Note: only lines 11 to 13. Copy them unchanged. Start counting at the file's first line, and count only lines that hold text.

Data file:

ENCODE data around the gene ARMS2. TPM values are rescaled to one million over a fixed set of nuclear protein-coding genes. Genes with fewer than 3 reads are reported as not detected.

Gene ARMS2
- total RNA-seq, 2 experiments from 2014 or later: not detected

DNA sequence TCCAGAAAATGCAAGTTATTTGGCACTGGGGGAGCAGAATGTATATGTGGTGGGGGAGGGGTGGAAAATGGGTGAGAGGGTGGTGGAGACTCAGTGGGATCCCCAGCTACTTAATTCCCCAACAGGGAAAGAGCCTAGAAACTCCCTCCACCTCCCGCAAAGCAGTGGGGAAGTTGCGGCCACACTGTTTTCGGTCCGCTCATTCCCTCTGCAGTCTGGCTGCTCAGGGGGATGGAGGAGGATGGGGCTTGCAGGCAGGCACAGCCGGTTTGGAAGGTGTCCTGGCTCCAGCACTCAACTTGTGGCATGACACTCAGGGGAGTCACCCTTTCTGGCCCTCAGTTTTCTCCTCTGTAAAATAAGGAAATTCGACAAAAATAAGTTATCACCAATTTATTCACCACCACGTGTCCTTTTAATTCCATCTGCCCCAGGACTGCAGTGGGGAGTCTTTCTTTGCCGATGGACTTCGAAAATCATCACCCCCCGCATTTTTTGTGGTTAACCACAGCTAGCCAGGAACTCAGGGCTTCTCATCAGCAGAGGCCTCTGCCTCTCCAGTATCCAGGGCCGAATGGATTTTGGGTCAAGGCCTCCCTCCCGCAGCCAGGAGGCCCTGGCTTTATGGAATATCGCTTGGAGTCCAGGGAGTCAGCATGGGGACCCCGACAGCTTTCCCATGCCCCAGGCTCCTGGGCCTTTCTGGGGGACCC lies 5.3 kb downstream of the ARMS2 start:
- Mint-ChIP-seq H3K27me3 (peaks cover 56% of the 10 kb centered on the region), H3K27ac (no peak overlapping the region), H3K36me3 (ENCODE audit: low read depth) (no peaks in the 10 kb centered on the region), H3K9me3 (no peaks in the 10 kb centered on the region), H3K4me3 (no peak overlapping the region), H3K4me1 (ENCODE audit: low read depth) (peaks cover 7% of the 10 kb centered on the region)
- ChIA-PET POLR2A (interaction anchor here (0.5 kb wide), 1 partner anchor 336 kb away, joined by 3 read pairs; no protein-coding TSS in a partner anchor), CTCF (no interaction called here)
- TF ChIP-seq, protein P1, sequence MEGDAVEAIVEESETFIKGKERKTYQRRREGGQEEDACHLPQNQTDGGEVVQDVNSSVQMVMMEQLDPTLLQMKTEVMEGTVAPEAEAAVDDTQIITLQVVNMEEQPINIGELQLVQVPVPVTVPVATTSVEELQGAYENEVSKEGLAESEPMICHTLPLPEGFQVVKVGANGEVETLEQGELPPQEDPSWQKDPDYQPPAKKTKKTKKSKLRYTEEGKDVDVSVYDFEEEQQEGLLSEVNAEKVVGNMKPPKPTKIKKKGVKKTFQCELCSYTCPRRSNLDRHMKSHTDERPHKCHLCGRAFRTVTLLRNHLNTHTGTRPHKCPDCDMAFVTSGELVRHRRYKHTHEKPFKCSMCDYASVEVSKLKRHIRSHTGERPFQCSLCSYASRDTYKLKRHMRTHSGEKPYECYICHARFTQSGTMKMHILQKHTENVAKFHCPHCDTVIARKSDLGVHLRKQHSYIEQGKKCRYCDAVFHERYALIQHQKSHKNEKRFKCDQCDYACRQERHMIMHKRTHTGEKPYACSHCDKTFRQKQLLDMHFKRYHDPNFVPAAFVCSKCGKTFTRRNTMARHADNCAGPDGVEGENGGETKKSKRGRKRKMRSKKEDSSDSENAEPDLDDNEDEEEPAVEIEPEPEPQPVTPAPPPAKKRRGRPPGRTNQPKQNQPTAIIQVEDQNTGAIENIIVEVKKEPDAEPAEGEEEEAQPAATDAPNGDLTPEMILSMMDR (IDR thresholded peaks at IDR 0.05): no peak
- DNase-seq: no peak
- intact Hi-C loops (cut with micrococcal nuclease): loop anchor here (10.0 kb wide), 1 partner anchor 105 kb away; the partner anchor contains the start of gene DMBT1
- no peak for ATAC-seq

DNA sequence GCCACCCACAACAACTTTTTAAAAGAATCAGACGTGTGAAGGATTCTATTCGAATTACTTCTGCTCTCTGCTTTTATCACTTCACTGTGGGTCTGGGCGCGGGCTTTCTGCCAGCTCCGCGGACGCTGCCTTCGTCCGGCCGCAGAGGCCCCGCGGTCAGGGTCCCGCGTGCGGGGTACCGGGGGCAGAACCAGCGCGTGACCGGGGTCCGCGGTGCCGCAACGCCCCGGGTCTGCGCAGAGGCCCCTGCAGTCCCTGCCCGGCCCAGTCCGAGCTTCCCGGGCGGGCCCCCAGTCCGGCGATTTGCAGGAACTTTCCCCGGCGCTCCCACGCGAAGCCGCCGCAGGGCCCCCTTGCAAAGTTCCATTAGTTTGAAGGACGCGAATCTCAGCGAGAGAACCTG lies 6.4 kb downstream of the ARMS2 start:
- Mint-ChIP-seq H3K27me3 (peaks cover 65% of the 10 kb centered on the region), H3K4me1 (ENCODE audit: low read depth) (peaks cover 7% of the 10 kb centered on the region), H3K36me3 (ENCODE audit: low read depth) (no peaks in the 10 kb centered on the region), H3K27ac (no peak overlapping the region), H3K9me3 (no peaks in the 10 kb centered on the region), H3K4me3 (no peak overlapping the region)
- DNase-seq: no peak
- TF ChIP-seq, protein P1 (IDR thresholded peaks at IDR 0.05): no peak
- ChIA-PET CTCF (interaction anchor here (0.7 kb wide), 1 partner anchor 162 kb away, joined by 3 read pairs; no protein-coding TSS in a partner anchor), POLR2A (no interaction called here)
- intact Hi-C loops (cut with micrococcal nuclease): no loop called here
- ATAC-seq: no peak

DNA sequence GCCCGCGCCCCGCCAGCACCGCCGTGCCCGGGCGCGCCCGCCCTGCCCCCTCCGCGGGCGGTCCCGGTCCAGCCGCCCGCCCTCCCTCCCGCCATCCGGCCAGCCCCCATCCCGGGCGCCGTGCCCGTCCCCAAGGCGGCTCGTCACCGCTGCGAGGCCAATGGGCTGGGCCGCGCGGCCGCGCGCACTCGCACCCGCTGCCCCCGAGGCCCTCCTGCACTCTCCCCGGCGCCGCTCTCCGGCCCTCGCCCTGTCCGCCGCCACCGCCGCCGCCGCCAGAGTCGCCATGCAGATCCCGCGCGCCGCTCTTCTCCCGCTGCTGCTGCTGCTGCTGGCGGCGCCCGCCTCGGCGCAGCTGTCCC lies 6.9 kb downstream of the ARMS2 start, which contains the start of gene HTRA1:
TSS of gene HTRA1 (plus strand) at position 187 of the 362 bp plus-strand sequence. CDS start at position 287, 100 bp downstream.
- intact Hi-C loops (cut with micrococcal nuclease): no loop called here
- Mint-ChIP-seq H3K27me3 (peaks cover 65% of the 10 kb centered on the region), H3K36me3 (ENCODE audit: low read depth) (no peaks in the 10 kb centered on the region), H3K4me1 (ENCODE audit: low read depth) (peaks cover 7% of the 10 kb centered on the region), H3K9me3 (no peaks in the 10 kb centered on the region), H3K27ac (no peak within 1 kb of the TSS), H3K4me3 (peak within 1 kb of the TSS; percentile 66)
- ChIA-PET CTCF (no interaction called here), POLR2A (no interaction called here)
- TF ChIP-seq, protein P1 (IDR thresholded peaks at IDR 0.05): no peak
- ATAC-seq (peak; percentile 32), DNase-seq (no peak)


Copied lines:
DNA sequence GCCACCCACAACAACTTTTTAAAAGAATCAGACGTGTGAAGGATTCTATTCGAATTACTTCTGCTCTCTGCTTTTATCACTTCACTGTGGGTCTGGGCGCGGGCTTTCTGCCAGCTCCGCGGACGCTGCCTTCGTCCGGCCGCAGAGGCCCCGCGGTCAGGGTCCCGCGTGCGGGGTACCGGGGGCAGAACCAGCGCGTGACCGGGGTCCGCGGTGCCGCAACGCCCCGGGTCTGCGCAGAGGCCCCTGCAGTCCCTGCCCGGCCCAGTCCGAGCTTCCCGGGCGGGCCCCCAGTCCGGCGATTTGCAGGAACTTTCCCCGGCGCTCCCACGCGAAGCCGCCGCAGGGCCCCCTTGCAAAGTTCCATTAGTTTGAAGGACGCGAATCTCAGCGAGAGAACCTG lies 6.4 kb downstream of the ARMS2 start:
- Mint-ChIP-seq H3K27me3 (peaks cover 65% of the 10 kb centered on the region), H3K4me1 (ENCODE audit: low read depth) (peaks cover 7% of the 10 kb centered on the region), H3K36me3 (ENCODE audit: low read depth) (no peaks in the 10 kb centered on the region), H3K27ac (no peak overlapping the region), H3K9me3 (no peaks in the 10 kb centered on the region), H3K4me3 (no peak overlapping the region)
- DNase-seq: no peak